Utilizing Your Community as a Classroom

This blog was written by Urban Gateways Executive Director Eric Delli Bovi and was originally published on the Americans for the Arts ARTSblog. See the original post here. (Photos from “The Children of Willesden Lane” by Alayna Kudalis.)


Arts educators and advocates are a resourceful bunch. Despite enormous odds over many years against making arts education a priority, more school districts and policy makers are working to find ways to sustain investments in arts teachers, supplies, curriculum design, and professional development. We have a long way to go, but we’re certainly seeing progress; arts education is a part of the educational dialogue in new and vibrant ways. When it comes to arts education policy and priorities, however, we must not forget that learning cannot and should not remain solely within the confines of the four walls of the school classroom. One solution is the often overlooked strategy for fostering students’ personal and academic growth: the good old-fashioned field trip.

Field trips are a comparatively inexpensive endeavor, but distance, logistics, the time spent away from school (read: less time for test preparation), and lack of funding are often the main reasons for keeping students from experiencing the world beyond the school and neighborhood. We must also contend with the sad misperception that field trips to live performances and museums do not make much of an educational impact. Anyone who makes this argument certainly needs to get out more.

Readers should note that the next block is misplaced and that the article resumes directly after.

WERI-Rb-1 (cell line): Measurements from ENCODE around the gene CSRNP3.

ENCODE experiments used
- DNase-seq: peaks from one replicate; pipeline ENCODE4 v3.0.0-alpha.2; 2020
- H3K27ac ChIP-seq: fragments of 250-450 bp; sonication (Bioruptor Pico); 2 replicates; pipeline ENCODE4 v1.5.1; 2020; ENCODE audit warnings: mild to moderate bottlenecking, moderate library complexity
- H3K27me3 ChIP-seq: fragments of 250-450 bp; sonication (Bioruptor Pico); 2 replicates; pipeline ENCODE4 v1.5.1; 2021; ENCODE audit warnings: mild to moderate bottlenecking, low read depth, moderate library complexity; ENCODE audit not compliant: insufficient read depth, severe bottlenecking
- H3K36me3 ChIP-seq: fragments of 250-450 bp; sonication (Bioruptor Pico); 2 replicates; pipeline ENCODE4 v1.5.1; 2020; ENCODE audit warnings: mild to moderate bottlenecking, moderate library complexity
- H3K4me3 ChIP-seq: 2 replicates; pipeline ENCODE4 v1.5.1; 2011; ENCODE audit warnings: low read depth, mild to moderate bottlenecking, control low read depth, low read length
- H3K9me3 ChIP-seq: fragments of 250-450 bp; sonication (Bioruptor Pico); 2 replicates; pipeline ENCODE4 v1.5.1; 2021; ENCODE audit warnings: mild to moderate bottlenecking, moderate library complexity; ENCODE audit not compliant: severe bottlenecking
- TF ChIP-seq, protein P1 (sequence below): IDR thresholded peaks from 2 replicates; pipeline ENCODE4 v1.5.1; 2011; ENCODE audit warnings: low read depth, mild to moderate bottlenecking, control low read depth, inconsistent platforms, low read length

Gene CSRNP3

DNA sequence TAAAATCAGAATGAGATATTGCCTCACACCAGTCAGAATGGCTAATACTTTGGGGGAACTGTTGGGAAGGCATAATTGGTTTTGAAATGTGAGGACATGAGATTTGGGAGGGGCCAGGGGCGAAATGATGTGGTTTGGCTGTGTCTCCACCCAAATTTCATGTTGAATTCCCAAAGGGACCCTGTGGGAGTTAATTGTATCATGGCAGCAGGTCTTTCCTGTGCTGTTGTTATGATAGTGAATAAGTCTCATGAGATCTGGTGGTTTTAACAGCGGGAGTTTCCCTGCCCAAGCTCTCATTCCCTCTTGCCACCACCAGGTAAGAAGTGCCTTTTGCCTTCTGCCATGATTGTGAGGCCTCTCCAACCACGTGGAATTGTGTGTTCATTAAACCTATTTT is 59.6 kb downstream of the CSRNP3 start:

Here in Chicago, Urban Gateways recently connected 6,200 students and teachers across 45 schools to The Children of Willesden Lane, an inspirational music and drama performance; tickets to matinee shows were provided for free as part of a city-wide reading initiative. Many of these students had never experienced a live performance before or even ventured outside their own neighborhood to visit downtown. 100% of the participating teachers and principals who were surveyed reported that they agree or strongly agree that the field trip performance was valuable for their classrooms, that the themes presented were relevant to students, and that their students responded positively to the presentation. Reactions from teachers and students demonstrate a meaningful and lasting impact from this field trip experience:

The students got to experience history they were unfamiliar with and an art form they didn’t know. It is an incredible jumping off point for our students to start to explore their own family histories. –Teacher

I’ve never heard a live piano before. It was amazing! –Student

I am not sure if this is true for other children, but the story made me realize that we should always be brave and that we should at least try to pursue our dream no matter how hard it is, that is why we have to work hard now. –Student

These reflections by students and teachers who experienced The Children of Willesden Lane give us much to consider: How can we take collective action to prioritize field trips for every grade level in order to educate and inspire students, connect them to their community, and actively foster future generations of art appreciators?

With that overarching question concerning arts field trips in mind, here are some simple questions that you can ponder on behalf of the young people in your community:

• What are the arts and cultural resources in your city, town, neighborhood, or region? • Does every child in your community have access to live performances, museums, or other arts and culture resources? If not, how can you contribute to providing equitable access? • Does your school or district invest funds for buses in addition to arts teachers and supplies?

Many arts and cultural institutions already significantly invest in making field trip experiences for students educational, enjoyable, organized, and accessible. Field trip policy and advocacy are a critical part of any arts plan for truly leveraging your community as a classroom.

Please share your favorite field trip memory. How did it impact your life?